Asian carp are here in the US to stay. This group of fishes are often called Bigheaded carps, and typically includes silver carp, bighead carp, grass carp, and black carp. Each species was brought to the US from Asia for different reasons—for example, grass carp were introduced for weed control as they eat vegetation. Each species was also likely introduced multiple times to natural habitats, and today these carps can be found across much of North America. You may recognize silver carp, which are well known for their jumping behavior in the presence of boats.
From multiple locations, Asian carp have been expanding their range in North America. The current concern is that they will make their way into the Great Lakes, where they will have many negative impacts on the ecosystems and fisheries of the Great Lakes. (But to be clear, the Great Lakes are home to many, many introduced species that have rendered the current Great Lakes into systems that already might not represent their former pristine selves.) Asian carp are well-established in the Illinois River, and migrating north through the Chicago Sanitary and Ship Canal—the connection between the Illinois and Mississippi Rivers and the Great Lakes—would mean their introduction into the Great Lakes.
Currently, an electric barrier exists in the Chicago Sanitary and Ship Canal, and an electric barrier is exactly what it sounds like—an electric field present in the canal’s water that acts as a strong deterrent against fish passage. Basically, fish have no incentive to swim through electrified water once they feel the shock. So far, the electric barrier seems to be working well, but no barrier is 100% effective. Electricity may fail, eggs or larvae may pass, or many other things may occur to permit fish passage. A redundant barrier is being sought.
Recently, there has been a lot of activity behind the idea of a using carbon dioxide as a redundant barrier to the electric barrier. Fish are generally repelled from CO2, which in high concentrations can sedate or even anesthetize fish. But weaker concentrations of CO2 in water are showing promise to repel fish, as if there were a foul smell in the air that would cause you to turn around and not want to approach.
The idea behind a CO2 barrier is not create a ‘bubble curtain’ but to actually infuse the water with high concentrations of dissolved CO2. Although river locations are still under consideration (you can’t infuse entire rivers), this infusion would likely take place in a small portion of the river through which everything must pass—like a shipping lock! Shipping locks could be pumped full of CO2, and then opened, as part of their regularly scheduled use. The plume of CO2-rich water would then dissipate downstream, pushing Asian carp back and ultimately discouraging them from any further migration.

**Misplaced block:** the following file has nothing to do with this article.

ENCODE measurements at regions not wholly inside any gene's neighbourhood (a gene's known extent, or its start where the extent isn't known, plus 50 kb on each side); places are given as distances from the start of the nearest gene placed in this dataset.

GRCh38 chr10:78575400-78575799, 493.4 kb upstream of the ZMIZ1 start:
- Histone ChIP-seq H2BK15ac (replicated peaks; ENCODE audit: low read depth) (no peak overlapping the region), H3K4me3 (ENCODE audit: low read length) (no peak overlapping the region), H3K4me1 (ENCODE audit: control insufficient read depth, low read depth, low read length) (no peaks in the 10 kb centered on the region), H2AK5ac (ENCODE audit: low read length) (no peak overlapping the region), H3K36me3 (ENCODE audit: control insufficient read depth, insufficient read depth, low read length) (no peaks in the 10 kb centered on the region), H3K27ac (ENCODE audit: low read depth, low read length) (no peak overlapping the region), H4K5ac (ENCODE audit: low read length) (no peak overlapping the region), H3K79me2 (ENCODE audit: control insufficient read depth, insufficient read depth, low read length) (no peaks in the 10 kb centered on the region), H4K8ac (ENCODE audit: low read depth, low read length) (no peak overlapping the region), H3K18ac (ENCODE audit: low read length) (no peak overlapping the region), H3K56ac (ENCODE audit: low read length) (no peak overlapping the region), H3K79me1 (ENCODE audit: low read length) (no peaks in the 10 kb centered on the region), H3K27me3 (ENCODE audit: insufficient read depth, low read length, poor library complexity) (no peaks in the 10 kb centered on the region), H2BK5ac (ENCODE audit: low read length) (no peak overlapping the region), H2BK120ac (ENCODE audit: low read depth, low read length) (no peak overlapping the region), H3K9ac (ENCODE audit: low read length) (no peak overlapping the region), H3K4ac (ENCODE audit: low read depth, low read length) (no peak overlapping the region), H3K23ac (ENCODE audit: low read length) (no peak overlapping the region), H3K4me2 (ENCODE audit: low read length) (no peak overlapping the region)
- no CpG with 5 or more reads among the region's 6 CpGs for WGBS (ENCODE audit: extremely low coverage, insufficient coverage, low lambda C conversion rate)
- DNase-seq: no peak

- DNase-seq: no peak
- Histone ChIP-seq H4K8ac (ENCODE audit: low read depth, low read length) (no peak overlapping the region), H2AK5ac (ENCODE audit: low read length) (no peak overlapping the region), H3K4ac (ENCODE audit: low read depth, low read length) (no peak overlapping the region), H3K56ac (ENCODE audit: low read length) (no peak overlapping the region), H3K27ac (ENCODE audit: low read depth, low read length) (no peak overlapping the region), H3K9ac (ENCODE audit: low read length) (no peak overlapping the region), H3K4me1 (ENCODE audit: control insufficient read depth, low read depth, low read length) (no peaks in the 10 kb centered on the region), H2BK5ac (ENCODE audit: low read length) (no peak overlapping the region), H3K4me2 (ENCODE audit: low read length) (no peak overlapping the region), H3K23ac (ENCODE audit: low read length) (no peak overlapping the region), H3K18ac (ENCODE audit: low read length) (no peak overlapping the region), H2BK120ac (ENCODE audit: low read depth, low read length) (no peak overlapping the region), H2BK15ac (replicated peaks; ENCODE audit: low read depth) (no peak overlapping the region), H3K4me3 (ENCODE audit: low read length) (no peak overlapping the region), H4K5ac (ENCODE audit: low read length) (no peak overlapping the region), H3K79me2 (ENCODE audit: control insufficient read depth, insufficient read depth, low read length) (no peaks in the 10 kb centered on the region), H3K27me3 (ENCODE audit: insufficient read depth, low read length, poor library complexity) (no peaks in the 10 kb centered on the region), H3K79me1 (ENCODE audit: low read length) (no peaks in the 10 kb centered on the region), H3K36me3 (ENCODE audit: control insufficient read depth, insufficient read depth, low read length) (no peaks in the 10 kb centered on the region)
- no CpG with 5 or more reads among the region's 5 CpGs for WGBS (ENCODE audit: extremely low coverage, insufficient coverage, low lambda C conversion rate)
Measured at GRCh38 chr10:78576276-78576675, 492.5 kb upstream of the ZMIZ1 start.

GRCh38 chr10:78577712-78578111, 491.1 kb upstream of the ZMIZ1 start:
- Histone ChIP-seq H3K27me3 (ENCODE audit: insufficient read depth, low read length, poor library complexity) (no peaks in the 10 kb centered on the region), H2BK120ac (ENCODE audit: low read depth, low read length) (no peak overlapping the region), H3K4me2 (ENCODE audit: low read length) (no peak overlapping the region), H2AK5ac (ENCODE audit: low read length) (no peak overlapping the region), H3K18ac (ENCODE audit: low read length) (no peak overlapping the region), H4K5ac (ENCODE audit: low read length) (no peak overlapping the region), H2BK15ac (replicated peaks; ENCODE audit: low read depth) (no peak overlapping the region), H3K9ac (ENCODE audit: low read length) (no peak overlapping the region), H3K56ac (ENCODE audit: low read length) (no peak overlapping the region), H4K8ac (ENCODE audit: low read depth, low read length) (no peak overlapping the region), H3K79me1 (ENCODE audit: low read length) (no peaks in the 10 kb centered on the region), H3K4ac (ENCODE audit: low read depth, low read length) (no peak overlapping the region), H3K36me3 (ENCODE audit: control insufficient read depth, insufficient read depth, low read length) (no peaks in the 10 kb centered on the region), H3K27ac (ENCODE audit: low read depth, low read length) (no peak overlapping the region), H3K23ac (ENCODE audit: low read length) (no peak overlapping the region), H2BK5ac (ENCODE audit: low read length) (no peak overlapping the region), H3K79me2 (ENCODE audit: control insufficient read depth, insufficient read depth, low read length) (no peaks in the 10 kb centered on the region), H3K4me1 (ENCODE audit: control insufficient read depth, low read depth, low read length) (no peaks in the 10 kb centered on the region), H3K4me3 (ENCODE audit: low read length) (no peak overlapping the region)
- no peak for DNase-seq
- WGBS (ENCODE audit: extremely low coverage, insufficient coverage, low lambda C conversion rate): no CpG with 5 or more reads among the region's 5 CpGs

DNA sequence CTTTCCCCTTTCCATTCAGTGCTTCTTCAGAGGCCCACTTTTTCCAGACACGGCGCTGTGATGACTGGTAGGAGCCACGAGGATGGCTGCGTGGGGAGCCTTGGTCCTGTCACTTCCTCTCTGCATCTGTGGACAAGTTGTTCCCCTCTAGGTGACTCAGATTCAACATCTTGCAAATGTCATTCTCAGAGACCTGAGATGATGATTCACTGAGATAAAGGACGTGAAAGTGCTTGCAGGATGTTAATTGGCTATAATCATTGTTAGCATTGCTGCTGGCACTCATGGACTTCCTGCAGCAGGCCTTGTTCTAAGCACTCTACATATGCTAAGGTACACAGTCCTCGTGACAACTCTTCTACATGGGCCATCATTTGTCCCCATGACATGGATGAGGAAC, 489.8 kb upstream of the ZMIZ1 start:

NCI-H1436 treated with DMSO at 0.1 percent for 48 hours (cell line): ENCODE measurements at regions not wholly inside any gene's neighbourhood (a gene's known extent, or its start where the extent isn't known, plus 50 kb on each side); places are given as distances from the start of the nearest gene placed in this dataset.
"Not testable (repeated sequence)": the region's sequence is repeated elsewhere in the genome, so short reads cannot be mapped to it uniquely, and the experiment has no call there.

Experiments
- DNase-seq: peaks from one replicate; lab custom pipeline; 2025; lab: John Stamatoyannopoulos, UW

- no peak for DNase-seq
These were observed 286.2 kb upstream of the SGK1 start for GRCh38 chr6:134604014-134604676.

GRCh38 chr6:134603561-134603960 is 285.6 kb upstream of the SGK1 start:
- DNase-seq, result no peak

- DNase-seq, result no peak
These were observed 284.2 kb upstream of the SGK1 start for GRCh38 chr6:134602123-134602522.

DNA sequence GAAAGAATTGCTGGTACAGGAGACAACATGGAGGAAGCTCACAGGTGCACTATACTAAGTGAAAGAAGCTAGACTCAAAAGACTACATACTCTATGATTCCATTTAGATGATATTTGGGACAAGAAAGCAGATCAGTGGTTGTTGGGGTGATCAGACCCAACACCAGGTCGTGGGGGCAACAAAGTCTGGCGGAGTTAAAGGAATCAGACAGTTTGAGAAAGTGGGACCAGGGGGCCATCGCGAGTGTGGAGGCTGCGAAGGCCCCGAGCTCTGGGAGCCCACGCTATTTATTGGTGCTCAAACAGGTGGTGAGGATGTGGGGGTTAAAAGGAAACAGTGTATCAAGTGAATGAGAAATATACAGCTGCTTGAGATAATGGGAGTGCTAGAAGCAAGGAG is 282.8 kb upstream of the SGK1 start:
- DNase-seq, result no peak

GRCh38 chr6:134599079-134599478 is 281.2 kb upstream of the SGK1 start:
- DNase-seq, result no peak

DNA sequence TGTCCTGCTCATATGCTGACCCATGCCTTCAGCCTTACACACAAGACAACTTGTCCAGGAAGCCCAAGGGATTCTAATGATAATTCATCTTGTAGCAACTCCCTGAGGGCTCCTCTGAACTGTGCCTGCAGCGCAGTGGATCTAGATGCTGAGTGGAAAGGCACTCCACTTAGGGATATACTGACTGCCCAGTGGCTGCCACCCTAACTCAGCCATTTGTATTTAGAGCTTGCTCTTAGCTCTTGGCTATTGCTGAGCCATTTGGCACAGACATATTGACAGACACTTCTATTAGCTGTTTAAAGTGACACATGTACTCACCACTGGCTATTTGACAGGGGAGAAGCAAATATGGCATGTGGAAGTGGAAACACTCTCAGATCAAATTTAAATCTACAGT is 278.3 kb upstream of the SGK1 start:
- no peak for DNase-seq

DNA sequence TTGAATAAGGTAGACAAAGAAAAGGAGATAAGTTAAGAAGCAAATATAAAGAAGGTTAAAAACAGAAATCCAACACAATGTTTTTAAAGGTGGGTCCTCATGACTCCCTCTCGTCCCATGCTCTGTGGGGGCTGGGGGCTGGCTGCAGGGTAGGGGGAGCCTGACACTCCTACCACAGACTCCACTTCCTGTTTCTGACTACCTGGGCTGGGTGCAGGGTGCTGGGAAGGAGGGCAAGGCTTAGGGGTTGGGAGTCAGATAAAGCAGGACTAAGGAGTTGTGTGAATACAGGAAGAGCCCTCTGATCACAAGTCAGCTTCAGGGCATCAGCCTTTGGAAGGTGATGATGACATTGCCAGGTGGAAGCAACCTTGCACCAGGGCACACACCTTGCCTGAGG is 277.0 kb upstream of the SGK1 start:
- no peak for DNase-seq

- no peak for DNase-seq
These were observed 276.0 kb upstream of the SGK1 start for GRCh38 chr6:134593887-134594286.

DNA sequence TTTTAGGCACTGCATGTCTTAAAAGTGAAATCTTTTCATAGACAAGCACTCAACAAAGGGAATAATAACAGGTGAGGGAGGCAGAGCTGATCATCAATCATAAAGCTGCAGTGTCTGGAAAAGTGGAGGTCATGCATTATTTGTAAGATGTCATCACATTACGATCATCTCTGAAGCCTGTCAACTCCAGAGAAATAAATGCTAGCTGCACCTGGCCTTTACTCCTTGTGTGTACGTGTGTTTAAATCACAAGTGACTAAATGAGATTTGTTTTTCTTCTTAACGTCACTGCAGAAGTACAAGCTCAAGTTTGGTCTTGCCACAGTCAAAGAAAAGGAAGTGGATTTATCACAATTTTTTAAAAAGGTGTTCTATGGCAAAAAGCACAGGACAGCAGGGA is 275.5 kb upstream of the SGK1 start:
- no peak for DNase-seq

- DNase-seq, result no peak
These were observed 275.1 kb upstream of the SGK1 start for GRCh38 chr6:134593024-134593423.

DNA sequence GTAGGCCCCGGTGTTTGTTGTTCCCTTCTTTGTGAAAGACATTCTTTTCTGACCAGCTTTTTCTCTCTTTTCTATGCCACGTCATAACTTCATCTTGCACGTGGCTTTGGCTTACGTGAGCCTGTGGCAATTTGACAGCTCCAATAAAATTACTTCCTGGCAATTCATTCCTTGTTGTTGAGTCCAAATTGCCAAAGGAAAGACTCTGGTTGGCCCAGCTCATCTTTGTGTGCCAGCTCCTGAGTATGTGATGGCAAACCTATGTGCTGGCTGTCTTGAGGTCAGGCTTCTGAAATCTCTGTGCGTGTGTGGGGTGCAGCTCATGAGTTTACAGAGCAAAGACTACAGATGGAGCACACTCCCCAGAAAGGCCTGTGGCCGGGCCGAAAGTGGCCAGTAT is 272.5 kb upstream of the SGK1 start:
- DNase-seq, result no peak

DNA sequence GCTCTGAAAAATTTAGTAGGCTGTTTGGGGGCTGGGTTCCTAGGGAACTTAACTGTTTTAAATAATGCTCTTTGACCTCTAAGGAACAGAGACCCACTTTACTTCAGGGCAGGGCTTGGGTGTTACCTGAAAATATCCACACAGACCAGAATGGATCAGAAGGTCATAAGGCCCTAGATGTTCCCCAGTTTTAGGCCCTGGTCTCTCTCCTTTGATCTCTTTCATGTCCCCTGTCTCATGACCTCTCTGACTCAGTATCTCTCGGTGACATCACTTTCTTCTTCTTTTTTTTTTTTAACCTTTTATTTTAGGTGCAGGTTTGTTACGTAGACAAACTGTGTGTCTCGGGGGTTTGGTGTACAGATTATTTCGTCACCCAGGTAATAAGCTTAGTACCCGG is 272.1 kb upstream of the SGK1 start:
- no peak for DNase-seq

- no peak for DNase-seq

Of course, CO2 impacts all fishes, and in fact other less mobile organisms, too, such as mussels and other aquatic invertebrates. So while it might be clear that CO2 use to deter Asian carp is a good thing, unintended impacts need to also be assessed. It could be that the CO2 doesn’t stick around in the water long enough to negatively impact other biota, or that other mechanisms exist to minimize CO2 on non-Asian carps species. CO2 impacts on fish is a very new field of study—namely because the need to create defenses against introduced species often come with little warning. However, much of the early work looking at CO2 use as a barrier suggests very good potential.
What do you think about pumping huge volumes of CO2 into rivers to contain invasive species? Leave us your thoughts in a comment.
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CO2 might work OK but I still feel the only real answer is to disconnect the river from the Great Lakes.
True, but even if disconnected, independent introductions can still happen.
Has any one looked at what the possible repructions of CO2 lowering the pH and acidifying the water? Will the effect be diluted or just pushed down stream?
That’s a great observation, and based on this question and a few others, I’m going to have a follow up post in a few weeks that answer this and other concerns people have about pumping CO2 into a river.
Steve, I think you touched on the critical issue in your third paragraph; egg and larval transport downstream. Electricity and CO2 barriers may impede adult and, to some extent larval emigration, however egg transport will still occur.
Fortunately, much of the prevention is geared toward keeping things from moving upstream. However, flowing waters should not always be viewed as uni-directional as things (from elements to organisms) move up and downstream.
I did my masters thesis on the effects of CO2 on the swimming ability and respiration rates of larval red drum. Although the chemistry in saltwater is slightly different, the effects on fish are essentially the same. Increased CO2 has been shown to increase otolith size which has negative effects on auditory detection. Data show that with this increase, larvae are able to detect lower sound frequencies which have negative repercussions in their ability to find natal settlement sites based on auditory detection. CO2 has also been shown to affect, homing and navigation ability, predator/prey detection, olfactory and visual acuity, habitat selection, mate selection, and a range of other physiological and ecologically important processes. My own research showed that in extreme cases it affects larval swimming ability and respiration rates. The idea of a CO2 barrier might seem like an easy, sexy idea, but I’m afraid in reality the side effects might be ecologically devastating. I wrote a post on my own blog reviewing some of these effects in CO2 environments. It can be found here: